An experimental, laboratory-made antibody can completely prevent non-human primates from infecting the monkey form of HIV, new research published in Nature Communications shows.
The results will feed into a future human clinical trial investigating leronlimab as a potential pre-exposure prophylaxis or PrEP therapy to prevent infection in humans with the AIDS-causing virus.
“Our study results suggest that leronlimab may be a new weapon against the HIV epidemic,” said the study’s lead researcher and co-author, Jonah Sacha, Ph.D., professor at Oregon Health & Science University at Oregon National. the OHSU Primate Center and Institute for Vaccines and Gene Therapy.
“The results of this preclinical study targeting the HIV co-receptor CCR5 have the potential to be groundbreaking as we essentially have a tool that can mimic the genetic mutations in CCR5 that make some individuals immune to infection make and partially cure HIV, “said the other corresponding author, Lishomwa Ndhlovu, MD, Ph.D., professor of immunology in medicine at Weill Cornell Medicine in New York.
The monoclonal antibody, made by CytoDyn of Vancouver, Washington, blocks the entry of HIV into immune cells through a surface protein called CCR5. The injectable drug has already been investigated in a Phase 3 study as a potential treatment for people with HIV when used in combination with standard antiretroviral drugs. CytoDyn is in the process of submitting information to the FDA to apply for approval for this use. In this study, however, the prevention of HIV infection was initially examined specifically.
Some PrEP drugs are already available, but they can cause undesirable side effects such as liver, heart, and bone problems, and some people are resistant to them because of genetic mutations in HIV. Existing PrEP options usually require frequent use, such as a daily pill, or are IV fluids to be given in a clinic. Leronlimab is designed as an injection for self-administration.
To study the effectiveness of leronlimab as a potential PrEP drug, the research team at the OHSU’s Oregon National Primate Research Center created three groups of six rhesus monkeys. Two groups received different doses of leronlimab while the third served as a control that did not receive the experimental drug.
Macaques, which received the higher dose of 50 milligrams per kilogram of animal weight every other week, were completely protected from the monkey form of HIV. In contrast, two of the animals that received the lower dose of 10 milligrams per kilogram per week became infected and each animal in the control group became infected. The researchers concluded that the low-dose group’s partial protection was likely due to the monkey’s immune response to the human antibody.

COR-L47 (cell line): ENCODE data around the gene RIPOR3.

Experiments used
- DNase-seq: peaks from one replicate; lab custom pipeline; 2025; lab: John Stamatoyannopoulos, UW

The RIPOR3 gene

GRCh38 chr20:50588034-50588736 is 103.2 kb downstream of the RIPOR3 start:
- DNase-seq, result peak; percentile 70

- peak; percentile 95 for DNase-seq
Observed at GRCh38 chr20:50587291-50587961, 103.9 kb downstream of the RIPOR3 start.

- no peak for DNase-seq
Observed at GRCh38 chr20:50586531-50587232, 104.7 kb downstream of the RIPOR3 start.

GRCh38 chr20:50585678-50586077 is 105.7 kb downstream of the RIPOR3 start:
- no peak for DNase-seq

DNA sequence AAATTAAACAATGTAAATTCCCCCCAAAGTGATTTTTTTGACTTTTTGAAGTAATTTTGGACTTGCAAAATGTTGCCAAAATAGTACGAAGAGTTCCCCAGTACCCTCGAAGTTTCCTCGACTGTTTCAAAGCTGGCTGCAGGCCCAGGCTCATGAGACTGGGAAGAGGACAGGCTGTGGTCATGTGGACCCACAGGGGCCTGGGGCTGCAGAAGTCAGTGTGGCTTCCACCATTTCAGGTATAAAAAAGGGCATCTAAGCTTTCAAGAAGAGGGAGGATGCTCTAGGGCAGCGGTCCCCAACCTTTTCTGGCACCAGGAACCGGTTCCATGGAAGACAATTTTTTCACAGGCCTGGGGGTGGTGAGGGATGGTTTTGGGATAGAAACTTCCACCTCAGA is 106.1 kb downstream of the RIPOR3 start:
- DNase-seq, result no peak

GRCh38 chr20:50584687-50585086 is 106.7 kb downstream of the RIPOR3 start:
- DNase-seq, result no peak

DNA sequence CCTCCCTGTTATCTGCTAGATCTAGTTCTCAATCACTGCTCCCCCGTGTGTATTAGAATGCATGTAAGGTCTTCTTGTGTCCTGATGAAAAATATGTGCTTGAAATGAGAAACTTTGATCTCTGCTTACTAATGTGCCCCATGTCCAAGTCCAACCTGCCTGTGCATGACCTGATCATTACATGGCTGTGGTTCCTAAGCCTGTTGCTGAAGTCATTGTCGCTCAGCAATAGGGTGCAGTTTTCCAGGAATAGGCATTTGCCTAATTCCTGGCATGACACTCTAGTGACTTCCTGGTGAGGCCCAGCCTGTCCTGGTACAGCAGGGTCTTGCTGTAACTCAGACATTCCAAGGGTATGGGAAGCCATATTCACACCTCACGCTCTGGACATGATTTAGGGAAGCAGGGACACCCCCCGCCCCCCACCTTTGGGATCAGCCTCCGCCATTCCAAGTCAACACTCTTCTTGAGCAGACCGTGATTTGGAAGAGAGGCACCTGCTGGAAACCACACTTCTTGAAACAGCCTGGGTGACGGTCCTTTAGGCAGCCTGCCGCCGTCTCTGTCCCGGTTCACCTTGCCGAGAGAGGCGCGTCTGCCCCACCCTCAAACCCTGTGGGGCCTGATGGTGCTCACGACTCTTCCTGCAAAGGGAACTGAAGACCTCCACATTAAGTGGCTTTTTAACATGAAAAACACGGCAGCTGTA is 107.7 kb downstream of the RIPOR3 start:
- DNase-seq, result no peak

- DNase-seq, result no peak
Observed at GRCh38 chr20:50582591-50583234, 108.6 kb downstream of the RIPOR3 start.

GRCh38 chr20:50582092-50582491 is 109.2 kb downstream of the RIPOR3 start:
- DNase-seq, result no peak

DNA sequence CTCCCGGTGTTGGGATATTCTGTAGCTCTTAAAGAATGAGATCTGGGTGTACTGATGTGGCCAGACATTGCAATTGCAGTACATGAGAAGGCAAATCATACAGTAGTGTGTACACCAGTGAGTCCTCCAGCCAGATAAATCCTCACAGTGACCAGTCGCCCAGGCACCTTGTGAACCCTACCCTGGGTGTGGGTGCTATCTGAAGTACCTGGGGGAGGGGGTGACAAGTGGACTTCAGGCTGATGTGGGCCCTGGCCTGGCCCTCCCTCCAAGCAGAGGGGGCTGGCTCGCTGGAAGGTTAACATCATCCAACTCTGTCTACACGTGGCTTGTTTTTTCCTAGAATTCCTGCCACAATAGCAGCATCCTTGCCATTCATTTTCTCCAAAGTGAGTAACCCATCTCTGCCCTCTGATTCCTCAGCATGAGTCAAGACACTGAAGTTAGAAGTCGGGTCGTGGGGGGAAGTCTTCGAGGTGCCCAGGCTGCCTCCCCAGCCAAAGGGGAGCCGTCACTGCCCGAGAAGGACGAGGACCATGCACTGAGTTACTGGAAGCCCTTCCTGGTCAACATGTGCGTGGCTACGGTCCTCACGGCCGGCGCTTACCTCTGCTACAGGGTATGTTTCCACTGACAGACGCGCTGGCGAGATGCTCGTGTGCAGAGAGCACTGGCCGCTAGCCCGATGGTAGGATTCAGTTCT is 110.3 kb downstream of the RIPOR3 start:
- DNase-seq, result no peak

Based on the results of this study, CytoDyn plans to conduct an early clinical trial within the next year evaluating leronlimab as a potential PrEP drug in humans. Human doses would likely be lower than those reported in this study because Rhesus macaque cells have more CCR5 surface protein than humans.
In the meantime, Sacha is already trying to make Leronlimab easier to use. In August 2020, he received a five-year NIH grant of $ 3 million to develop a concentrated, longer-lasting formulation of leronlimab that could allow it to be injected every three months. Less frequent injections can increase the adherence of the drug and thus improve the effectiveness of the drug.
The research team dedicated this study to Timothy Ray Brown, who died on September 29, 2020 and was known as a Berlin patient who became the first person to be cured of HIV. While living in Berlin in 2007, Brown underwent a morning bone transplant to treat his blood cancer. The procedure eliminated HIV in Brown because the transplanted bone marrow was from a donor who had a rare mutation that eliminated the CCR5 gene, which makes the surface protein that makes HIV enter cells. Sacha befriended Brown after meeting him at an AIDS conference in 2015. Brown is also the co-author of the paper and inspired scientists who worked on this research.